Surely these are perfectly good words that exist already

We say ‘resurgence’, not ‘resurgency’ and emergence ( Emergency is something quite different)

Comment provided January 13, 2012 at 12:50 PM


Opal Marrs writes:

Spelling and grammar are so closely associated. Some of the top 5 have to do with grammar as well as with spelling. Since those who are avid readers and who have been writing for several years probably learned their main knowledge of grammar and spelling in middle or high school, it might be helpful to those who feel that they are not good spellers to refer to a good high school grammar text which will help with grammar and sentence structure by emphasizing diagramming sentences and also cure some spelling problems. Of course, the spell check on the computer is quicker, but it misses some too. Most of my editing is because I type very fqast and hit the wrong key once in awhile. Again the computer tells me and I can correct as I go. Isn’t technology wonderful?

Comment provided January 13, 2012 at 1:00 PM


Opal Marrs writes:

See what I mean – should have been fast in last comment. You just can’t depend on machines alone.
You have to edit.

Comment provided January 13, 2012 at 1:04 PM


Delva Rebin writes:

I agree with Opal that often a spelling error is actually a grammar or word use problem. Among my dis-favorites is the use of ‘effect’ rather than ‘affect’ eg. “I hope this doesn’t effect your mood.” While effect is a perfectly legitimate verb, this is not its proper use; yet, I see this regularly in newspaper articles.

One of the broader difficulties, of course, with online writing is American vs British/Canadian spelling. Take the whole ‘-ice’ ‘-ise’ family such as practice/practise or licence/license — right now, my spell check is telling me that both practise and licence are incorrect, yet, where I am, they are both words we use every day. It makes it very difficult to write for an international audience.

Love your blunders series and look forward to additional editions.

Comment provided January 13, 2012 at 2:03 PM


Niall Douglas writes:

Some of the errors drive me mad. There and their in particular. I will also never trust a business that uses 4 instead of for.

Great read, I only wish more people would take heed.

Comment provided January 13, 2012 at 3:57 PM


Russell Hamel writes:

My pet peeve is “Taken to hospital”. What happened to ‘THE’ as in, “Taken to THE hospital”?

When I speak, I don’t say, “I went to hospital.” I say, “I went to THE hospital.”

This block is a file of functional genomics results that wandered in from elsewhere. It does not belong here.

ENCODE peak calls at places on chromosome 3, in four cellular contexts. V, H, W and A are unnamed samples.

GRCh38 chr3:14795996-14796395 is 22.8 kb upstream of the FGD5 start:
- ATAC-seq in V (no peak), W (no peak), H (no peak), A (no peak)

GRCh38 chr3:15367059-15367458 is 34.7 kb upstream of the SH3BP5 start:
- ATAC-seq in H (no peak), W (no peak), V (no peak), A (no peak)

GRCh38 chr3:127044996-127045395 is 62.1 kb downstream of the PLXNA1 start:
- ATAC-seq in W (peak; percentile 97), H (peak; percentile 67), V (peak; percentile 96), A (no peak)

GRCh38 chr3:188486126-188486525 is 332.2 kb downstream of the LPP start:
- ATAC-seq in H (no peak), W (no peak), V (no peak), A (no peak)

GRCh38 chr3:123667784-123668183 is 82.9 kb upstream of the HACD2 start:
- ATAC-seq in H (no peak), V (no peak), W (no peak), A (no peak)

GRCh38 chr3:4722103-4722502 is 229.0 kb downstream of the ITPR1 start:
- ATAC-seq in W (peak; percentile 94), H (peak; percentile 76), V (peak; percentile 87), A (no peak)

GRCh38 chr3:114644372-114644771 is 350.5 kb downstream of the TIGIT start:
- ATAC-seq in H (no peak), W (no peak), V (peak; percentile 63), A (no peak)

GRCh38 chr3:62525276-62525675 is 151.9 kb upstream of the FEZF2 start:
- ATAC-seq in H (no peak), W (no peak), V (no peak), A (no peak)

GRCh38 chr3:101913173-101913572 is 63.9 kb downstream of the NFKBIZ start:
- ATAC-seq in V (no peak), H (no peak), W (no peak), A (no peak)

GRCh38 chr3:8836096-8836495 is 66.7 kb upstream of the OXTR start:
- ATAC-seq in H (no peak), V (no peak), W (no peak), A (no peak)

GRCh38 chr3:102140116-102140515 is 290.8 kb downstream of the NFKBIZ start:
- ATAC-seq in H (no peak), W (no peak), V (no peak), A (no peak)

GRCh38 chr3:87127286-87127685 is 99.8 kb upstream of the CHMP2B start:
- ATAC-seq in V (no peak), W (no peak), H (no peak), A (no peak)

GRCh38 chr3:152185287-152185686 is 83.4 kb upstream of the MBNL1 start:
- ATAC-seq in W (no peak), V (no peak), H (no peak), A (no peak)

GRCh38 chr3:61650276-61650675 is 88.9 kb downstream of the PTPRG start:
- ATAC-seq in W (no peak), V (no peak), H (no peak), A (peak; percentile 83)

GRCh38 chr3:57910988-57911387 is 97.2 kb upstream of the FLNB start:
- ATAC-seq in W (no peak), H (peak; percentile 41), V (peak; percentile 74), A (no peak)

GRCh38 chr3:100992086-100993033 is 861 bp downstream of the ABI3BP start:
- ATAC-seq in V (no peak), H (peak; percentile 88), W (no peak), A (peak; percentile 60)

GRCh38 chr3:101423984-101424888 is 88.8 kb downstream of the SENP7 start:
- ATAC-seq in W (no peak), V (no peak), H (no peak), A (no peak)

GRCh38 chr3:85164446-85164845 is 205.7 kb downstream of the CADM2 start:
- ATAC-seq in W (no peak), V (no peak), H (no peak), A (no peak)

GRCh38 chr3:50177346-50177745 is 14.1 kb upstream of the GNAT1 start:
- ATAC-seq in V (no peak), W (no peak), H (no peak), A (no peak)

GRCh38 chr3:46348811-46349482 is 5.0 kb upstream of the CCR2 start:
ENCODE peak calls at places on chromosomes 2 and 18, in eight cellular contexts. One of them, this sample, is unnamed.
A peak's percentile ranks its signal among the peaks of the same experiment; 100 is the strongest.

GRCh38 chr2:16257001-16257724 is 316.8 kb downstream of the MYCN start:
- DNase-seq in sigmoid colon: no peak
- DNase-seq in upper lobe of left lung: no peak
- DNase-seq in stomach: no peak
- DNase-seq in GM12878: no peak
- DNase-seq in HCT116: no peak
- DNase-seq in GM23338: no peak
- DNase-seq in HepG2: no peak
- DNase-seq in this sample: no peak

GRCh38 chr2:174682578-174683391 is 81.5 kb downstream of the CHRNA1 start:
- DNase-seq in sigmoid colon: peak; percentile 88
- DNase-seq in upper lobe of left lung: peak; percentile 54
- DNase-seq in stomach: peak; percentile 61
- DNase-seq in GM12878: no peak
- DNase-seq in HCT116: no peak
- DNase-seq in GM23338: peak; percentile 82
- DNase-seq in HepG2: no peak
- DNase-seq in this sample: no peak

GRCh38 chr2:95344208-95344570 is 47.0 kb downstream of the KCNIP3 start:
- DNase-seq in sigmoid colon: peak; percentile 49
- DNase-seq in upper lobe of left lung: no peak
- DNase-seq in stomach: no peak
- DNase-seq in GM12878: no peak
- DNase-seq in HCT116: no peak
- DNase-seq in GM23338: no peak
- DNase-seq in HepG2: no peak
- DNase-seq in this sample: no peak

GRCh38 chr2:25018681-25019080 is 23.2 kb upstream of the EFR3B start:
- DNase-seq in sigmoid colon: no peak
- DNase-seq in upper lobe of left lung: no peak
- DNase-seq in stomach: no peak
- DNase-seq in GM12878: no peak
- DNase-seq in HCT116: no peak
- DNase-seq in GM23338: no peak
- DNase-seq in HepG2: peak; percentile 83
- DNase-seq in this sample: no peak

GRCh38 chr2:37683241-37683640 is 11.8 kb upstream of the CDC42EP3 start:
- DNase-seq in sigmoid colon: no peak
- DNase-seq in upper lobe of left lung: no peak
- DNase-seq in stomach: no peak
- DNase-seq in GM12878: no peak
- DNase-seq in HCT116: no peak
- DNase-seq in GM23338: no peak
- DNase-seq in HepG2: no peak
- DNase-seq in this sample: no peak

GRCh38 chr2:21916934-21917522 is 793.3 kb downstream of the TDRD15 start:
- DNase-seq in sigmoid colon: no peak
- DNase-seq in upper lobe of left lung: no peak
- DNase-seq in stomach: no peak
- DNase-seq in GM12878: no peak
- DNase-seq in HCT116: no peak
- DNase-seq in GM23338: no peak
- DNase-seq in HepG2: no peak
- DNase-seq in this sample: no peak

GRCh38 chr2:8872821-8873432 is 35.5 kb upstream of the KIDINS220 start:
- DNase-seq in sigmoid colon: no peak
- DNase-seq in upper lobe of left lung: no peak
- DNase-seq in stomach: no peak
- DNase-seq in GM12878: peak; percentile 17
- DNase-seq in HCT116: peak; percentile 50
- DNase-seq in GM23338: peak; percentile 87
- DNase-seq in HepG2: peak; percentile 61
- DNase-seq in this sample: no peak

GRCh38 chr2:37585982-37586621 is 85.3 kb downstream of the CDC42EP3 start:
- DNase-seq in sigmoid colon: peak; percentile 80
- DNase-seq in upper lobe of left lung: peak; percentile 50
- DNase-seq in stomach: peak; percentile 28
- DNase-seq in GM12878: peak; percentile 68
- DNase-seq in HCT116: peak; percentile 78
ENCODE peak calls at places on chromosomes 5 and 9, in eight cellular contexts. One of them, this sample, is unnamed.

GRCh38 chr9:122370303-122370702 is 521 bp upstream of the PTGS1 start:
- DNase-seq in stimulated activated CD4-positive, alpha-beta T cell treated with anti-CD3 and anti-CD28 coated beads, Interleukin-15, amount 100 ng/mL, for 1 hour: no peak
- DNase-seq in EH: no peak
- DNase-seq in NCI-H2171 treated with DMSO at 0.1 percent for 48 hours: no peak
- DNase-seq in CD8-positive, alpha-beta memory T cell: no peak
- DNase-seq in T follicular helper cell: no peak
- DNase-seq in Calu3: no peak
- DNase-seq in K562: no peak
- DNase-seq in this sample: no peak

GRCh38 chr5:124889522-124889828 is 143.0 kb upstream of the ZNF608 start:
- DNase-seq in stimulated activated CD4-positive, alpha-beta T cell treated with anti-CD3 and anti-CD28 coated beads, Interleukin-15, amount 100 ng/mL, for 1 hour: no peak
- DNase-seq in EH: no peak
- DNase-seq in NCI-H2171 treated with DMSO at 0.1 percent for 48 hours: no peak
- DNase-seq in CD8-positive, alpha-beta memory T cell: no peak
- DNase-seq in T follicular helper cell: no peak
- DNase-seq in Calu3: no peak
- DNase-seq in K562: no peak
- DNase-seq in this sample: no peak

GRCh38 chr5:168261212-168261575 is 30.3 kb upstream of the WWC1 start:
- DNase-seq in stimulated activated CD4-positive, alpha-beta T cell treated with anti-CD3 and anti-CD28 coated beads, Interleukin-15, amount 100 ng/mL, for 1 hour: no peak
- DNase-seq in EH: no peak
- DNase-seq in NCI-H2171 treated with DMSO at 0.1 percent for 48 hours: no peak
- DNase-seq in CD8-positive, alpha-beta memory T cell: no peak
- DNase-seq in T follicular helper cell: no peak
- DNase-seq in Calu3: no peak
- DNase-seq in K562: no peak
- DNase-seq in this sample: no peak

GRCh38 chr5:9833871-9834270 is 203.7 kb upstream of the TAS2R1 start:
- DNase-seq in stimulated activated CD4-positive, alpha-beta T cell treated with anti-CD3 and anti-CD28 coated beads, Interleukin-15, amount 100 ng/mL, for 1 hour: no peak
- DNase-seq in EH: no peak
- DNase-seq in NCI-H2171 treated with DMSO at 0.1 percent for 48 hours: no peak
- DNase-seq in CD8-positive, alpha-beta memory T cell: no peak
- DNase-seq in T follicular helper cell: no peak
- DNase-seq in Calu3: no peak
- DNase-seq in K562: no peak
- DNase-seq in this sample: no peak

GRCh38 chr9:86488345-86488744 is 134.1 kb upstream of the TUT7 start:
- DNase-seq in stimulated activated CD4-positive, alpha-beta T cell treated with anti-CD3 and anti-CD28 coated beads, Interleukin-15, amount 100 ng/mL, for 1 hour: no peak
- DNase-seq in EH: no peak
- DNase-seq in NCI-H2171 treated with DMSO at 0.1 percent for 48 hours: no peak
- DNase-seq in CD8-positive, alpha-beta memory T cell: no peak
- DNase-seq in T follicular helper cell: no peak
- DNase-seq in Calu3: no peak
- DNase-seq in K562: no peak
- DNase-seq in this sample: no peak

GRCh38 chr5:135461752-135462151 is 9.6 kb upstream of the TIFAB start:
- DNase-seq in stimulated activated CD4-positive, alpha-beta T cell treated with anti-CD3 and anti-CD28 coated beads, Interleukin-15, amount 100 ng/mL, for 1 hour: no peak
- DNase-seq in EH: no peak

Same for, “I go to hospital.” NOT! Instead, “I go to THE hospital.”

So why – OH WHY – do I constantly see AND hear – especially in the news, “Taken to hospital.”

Did I say peeve? NOT – Drives me NUTS!

Comment provided January 13, 2012 at 4:42 PM


Christina writes:

English may be a funny language, but “taken to hospital,” and “in hospital” are both correct usage, I’m afraid. “Taken to the hospital” wouldn’t make sense anyway, unless the town had only one hospital.



What I see more often than not is the misuse of “Their, There & They’re” — Maybe this can be included in a part 3 of this series.

Comment provided January 13, 2012 at 5:07 PM


Lance Winslow writes:

One small challenge that I’ve run across is that often the system “calls out” a group of characters as “emoticons” when I attempt to write various foot notes, as Foot Noting often includes such things as ():-;[]”,”.’ and what have you, often one character apart. It makes it tough to follow those rules and also get the system to acept the article. Just a thought here.

Comment provided January 13, 2012 at 6:24 PM



When coming to grammatical errors, I always remember how meaning changes:
There is a fly in the cup of coffee
There is fly in a cup of coffee
There is the fly in the cup of coffee
Change of meaning when articles changes position.

Comment provided January 13, 2012 at 6:37 PM


Changis writes:

Also add the often misused “your” when it should be “you’re” to the list.

Comment provided January 13, 2012 at 7:04 PM



That was really a good article, fun to read. I still see people using ‘Loose’ instead of lose. New age people are more addicted in making mistakes trying to type fast and using abbreviations even for short words like ‘will’ they write ‘wll’. And another common error is switching of words ‘weather’ & ‘whether’. Some are smart enough to avoid such words and write ‘wthr’.

Comment provided January 13, 2012 at 10:54 PM


Carl writes:

Hey Dave, I agree with you on alot versus a lot. In fact I am very guilty on this one. I am continuously correcting myself to use “a lot”

Another great article Marc.

Comment provided January 14, 2012 at 12:12 AM


Eapen writes:

I think we can get rid of all these spelling and grammatical mistakes by using a good word processor like MS-Word.

Comment provided January 14, 2012 at 1:28 AM


Robyn Walter writes:

Another interesting article. I like to think my use of the English language is fair, but must admit to having to think twice when I use the word definitely often seem to want to put an a in there!

Comment provided January 14, 2012 at 4:37 AM


Elena writes:

Thank you for keeping me straght with the words reoccurence vs. recurrence. I have leaned something.

Comment provided January 14, 2012 at 3:06 PM


Hilary Green writes:

These are not exactly spelling mistakes, but something that really drives me crazy is ‘off of’.